Eesti üliõpilaskondade liidu juhatuse aseesimees M.-L. Alop kirjutab vastuse M. Heidmetsa artiklile 6. jaan. Eesti Päevalehes "Eestis nagu Ugandas", kus tõstatati Eestis üldise õppemaksu kehtestamise vajadus, mis vähendab vähem kindlustatute võimalusi kõrgharidust omandada

  15. The visibility of non-communicable diseases in northern Uganda

    Whyte, Susan Reynolds; Park, Sung-Joon; Odong, George;


    Background : WHO and Uganda’s Ministry of Health emphasize the need to address the growing burden of non-communicable diseases (NCDs). Treatment for these conditions is urgent in northern Uganda where war has negatively affected both health and the public health care system. Objectives : We aimed...

  16. Christianity and Rural Community Literacy Practices in Uganda

    Openjuru, George Ladaah; Lyster, Elda


    In this article, we examine how Christianity provides the impetus for local literacy practices in a rural community in Uganda. These Christian literacy practices form a central part of the literacy activities of the community and are manifested in a variety of contexts from public to private, using a wide variety of readily available religious…

  17. An outbreak of Ebola in Uganda.

    Okware, S I; Omaswa, F G; Zaramba, S; Opio, A; Lutwama, J J; Kamugisha, J; Rwaguma, E B; Kagwa, P; Lamunu, M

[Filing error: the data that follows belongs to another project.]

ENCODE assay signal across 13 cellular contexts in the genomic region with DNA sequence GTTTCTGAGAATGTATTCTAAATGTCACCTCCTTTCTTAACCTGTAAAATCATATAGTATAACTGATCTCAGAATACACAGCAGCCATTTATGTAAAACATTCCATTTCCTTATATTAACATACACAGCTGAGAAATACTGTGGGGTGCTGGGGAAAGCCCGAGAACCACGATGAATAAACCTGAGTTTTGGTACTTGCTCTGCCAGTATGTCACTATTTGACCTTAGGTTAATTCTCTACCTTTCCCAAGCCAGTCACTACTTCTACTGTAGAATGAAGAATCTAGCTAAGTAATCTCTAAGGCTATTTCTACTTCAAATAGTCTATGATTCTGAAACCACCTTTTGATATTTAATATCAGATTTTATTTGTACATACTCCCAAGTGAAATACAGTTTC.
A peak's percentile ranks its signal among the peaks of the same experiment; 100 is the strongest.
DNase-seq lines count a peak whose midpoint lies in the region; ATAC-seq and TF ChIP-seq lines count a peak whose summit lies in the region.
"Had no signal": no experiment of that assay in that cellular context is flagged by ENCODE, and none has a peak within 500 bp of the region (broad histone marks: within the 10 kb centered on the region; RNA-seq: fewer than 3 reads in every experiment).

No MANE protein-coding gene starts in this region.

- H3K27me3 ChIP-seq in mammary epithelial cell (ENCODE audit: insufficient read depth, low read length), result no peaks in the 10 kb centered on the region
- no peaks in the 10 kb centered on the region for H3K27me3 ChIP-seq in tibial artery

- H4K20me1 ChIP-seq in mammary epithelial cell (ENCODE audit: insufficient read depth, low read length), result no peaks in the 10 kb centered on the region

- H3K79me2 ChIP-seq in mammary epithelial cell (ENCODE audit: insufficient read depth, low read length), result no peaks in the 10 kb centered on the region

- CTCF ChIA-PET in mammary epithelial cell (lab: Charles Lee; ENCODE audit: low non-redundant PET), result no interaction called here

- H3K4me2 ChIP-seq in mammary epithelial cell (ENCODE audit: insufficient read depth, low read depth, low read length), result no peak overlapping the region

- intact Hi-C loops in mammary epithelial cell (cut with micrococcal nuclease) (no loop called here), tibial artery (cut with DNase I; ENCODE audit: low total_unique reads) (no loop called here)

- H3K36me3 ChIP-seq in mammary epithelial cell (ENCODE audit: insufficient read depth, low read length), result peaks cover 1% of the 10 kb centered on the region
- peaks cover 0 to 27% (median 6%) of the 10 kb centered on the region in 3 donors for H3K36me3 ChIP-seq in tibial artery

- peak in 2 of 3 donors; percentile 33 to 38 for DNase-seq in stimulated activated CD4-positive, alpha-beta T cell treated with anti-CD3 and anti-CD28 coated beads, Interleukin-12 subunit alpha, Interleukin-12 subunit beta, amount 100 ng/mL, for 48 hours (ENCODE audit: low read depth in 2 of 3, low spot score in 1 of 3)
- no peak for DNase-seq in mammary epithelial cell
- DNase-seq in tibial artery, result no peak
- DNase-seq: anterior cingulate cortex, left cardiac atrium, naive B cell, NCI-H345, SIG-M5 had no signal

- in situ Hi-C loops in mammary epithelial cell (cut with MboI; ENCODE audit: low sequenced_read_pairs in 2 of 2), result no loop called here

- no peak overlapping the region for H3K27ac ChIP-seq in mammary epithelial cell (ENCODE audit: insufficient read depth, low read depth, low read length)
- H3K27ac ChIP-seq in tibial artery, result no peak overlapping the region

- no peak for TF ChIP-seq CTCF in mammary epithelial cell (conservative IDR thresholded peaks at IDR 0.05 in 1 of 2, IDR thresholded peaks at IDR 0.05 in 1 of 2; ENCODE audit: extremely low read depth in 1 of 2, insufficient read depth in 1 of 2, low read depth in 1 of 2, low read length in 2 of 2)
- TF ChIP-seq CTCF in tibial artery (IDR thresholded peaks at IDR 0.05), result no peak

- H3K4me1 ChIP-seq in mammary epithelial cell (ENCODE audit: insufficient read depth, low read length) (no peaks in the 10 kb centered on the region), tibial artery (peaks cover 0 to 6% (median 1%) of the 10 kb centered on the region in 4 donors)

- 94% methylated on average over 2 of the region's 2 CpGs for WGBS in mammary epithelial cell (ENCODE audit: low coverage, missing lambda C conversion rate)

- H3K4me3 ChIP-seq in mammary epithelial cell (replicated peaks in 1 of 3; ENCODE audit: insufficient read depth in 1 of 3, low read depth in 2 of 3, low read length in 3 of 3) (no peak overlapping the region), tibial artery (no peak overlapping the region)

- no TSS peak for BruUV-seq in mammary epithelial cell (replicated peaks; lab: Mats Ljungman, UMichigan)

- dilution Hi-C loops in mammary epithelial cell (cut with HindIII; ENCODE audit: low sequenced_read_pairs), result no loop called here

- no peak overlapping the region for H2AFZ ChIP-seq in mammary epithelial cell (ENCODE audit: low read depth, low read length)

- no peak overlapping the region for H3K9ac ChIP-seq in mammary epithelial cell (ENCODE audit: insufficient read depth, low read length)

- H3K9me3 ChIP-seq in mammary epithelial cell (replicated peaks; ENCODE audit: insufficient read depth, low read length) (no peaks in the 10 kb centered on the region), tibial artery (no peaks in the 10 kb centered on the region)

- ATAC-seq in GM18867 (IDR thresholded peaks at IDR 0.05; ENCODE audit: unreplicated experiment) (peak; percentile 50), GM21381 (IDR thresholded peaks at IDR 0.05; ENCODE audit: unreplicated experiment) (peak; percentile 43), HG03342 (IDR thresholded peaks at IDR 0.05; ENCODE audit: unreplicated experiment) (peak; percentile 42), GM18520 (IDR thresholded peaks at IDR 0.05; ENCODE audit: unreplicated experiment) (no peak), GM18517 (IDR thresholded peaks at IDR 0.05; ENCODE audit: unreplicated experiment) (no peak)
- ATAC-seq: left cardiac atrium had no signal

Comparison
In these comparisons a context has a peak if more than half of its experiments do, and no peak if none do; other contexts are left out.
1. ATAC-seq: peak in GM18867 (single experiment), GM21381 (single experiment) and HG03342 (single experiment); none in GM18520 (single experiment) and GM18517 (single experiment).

An outbreak of Ebola disease was reported from Gulu district, Uganda, on 8 October 2000. The outbreak was characterized by fever and haemorrhagic manifestations, and affected health workers and the general population of Rwot-Obillo, a village 14 km north of Gulu town. Later, the outbreak spread to other parts of the country including Mbarara and Masindi districts. Response measures included surveillance, community mobilization, case and logistics management. Three coordination committees were formed: National Task Force (NTF), a District Task Force (DTF) and an Interministerial Task Force (IMTF). The NTF and DTF were responsible for coordination and follow-up of implementation of activities at the national and district levels, respectively, while the IMTF provided political direction and handled sensitive issues related to stigma, trade, tourism and international relations. The international response was coordinated by the World Health Organization (WHO) under the umbrella organization of the Global Outbreak and Alert Response Network. A WHO/CDC case definition for Ebola was adapted and used to capture four categories of cases, namely, the 'alert', 'suspected', 'probable' and 'confirmed cases'. Guidelines for identification and management of cases were developed and disseminated to all persons responsible for surveillance, case management, contact tracing and Information Education Communication (IEC). For the duration of the epidemic that lasted up to 16 January 2001, a total of 425 cases with 224 deaths were reported countrywide. The case fatality rate was 53%. The attack rate (AR) was highest in women. The average AR for Gulu district was 12.6 cases/10 000 inhabitants when the contacts of all cases were considered and was 4.5 cases/10 000 if limited only to contacts of laboratory confirmed cases. The secondary AR was 2.5% when nearly 5000 contacts were followed up for 21 days. Uganda was finally declared Ebola free on 27 February 2001, 42 days after the last case